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Glover v. DG Louisiana, LLC

United States District Court, M.D. Louisiana

February 13, 2015



STEPHEN C. RIEDLINGER, Magistrate Judge.

Please take notice that the attached Magistrate Judge's Report has been filed with the Clerk of the U.S. District Court.

In accordance with 28 U.S.C. §636(b)(1), you have 14 days after being served with the attached report to file written objections to the proposed findings of fact, conclusions of law, and recommendations set forth therein. Failure to file written objections to the proposed findings, conclusions and recommendations within 14 days after being served will bar you, except upon grounds of plain error, from attacking on appeal the unobjected-to proposed factual findings and legal conclusions accepted by the District Court.



Before the court is a Motion to Remand filed by plaintiffs Renetta and Rolon Glover. Record document number 5. The motion is opposed.[1]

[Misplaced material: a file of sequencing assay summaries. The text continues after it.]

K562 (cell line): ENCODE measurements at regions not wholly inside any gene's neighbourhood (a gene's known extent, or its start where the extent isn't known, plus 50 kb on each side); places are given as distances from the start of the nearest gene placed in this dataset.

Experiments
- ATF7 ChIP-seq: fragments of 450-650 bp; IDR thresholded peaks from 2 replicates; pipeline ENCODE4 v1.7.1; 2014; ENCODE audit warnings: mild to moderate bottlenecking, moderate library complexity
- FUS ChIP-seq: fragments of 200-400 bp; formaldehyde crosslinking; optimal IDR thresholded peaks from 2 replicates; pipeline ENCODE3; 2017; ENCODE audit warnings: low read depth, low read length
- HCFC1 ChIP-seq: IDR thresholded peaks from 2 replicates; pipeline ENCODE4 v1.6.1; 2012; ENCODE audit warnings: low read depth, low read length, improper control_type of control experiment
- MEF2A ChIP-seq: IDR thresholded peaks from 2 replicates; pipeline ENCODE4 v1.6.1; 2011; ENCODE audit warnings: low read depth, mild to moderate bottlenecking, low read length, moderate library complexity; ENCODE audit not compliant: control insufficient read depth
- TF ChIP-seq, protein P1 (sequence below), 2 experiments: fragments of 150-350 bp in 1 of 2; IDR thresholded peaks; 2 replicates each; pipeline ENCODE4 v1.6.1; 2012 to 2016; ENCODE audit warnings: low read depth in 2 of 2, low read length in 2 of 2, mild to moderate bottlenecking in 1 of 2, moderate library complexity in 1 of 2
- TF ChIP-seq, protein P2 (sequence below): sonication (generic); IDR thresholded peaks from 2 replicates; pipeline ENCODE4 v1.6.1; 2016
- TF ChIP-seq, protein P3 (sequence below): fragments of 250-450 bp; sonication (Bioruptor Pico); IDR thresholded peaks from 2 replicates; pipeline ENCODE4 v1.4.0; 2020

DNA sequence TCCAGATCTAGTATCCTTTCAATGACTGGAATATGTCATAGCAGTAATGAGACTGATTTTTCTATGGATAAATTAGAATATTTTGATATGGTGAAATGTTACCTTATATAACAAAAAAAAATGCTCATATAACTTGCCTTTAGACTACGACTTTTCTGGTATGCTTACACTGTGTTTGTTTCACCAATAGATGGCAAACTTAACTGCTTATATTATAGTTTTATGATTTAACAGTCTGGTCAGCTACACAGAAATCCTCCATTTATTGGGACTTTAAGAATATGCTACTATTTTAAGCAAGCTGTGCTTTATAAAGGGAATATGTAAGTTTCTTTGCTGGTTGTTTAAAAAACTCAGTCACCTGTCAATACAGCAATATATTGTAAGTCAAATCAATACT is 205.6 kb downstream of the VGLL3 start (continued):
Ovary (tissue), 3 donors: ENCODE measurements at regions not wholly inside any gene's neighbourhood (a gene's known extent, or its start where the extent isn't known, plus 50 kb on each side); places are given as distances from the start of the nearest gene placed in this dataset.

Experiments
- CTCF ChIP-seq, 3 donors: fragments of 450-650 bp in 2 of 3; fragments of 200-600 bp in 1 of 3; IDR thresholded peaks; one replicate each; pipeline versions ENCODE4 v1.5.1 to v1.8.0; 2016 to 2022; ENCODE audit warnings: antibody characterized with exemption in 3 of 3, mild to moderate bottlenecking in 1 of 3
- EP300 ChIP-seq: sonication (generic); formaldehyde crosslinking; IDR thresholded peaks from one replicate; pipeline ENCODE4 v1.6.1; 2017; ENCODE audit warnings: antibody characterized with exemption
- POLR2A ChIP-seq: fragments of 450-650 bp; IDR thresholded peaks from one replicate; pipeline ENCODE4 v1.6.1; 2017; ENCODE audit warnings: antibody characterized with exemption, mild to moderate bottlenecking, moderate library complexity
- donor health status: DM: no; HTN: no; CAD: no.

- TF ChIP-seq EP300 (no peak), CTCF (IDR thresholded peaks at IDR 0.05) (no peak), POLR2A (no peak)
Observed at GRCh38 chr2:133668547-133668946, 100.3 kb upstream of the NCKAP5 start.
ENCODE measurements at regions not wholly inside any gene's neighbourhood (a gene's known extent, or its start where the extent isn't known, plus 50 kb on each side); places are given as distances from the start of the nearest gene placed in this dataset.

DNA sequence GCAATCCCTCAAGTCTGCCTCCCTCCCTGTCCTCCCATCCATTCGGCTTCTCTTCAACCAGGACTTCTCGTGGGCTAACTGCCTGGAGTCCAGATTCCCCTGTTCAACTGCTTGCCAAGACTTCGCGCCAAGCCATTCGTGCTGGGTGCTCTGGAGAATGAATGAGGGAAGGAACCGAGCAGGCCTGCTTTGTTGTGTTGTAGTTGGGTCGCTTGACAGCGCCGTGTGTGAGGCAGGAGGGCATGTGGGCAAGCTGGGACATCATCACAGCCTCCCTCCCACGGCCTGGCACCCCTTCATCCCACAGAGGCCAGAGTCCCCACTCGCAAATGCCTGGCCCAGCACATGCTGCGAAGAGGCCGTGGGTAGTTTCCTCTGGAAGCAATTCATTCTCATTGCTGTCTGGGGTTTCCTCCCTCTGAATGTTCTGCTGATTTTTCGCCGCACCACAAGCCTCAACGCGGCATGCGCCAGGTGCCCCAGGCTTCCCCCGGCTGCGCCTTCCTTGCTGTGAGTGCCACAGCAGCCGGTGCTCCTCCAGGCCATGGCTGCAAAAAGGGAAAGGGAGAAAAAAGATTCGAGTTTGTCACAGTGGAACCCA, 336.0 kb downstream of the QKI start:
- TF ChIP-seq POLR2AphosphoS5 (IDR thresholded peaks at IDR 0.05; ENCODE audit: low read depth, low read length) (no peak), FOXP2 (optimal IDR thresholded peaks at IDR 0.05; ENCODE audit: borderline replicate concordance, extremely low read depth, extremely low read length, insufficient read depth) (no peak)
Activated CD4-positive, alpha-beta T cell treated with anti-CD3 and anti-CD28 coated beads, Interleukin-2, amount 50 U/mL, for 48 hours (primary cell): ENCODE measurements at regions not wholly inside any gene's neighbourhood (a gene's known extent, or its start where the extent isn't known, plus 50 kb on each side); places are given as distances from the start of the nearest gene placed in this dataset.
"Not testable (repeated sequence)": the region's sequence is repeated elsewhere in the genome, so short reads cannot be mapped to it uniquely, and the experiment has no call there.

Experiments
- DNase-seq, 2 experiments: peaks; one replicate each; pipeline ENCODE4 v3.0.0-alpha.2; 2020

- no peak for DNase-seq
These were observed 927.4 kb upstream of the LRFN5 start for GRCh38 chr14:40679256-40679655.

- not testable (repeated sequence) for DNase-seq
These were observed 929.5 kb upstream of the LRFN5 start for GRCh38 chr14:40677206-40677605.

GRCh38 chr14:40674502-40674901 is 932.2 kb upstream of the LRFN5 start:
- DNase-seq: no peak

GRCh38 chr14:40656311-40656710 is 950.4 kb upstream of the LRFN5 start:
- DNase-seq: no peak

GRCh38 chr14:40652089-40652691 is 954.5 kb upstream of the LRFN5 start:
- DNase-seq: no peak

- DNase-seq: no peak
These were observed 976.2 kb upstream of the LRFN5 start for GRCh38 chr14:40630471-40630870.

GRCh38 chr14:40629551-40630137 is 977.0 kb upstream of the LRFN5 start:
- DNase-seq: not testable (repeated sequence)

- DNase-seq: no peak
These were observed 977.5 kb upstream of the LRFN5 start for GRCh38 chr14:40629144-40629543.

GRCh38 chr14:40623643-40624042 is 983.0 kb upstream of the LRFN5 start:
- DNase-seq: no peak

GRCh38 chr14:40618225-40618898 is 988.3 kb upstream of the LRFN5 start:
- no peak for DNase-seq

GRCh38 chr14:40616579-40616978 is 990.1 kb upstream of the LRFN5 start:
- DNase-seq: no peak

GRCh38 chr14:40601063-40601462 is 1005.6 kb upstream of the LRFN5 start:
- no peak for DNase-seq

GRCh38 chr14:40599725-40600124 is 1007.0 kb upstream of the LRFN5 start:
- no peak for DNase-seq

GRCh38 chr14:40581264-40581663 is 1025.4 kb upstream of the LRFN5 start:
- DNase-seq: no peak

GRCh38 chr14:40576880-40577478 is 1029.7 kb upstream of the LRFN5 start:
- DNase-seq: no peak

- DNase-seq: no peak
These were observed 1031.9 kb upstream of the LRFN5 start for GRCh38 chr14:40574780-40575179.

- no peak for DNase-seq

Based on the applicable law and the analysis which follows, the plaintiffs' Motion to Remand should be granted.


On November 4, 2013, the plaintiffs filed a Petition for Damages in state court against defendants DG Louisiana, LLC, Dolgencorp, LLC (collectively "Dollar General") and K & L Real Estate, LLC ("K & L") for damages arising from a slip and fall accident at a Dollar General store located in Baton Rouge, Louisiana. Dollar General removed the state court action on March 17, 2014 based on diversity jurisdiction under 28 U.S.C. § 1332(a) and argued that Louisiana defendant K & L was improperly joined.[2] Plaintiffs moved to remand the case. The Court found that the K & L was not improperly joined because a provision in the lease agreement between Dollar General and K & L created a reasonable possibility of liability under Louisiana law for K & L.[3] Plaintiff's motion to remand was granted.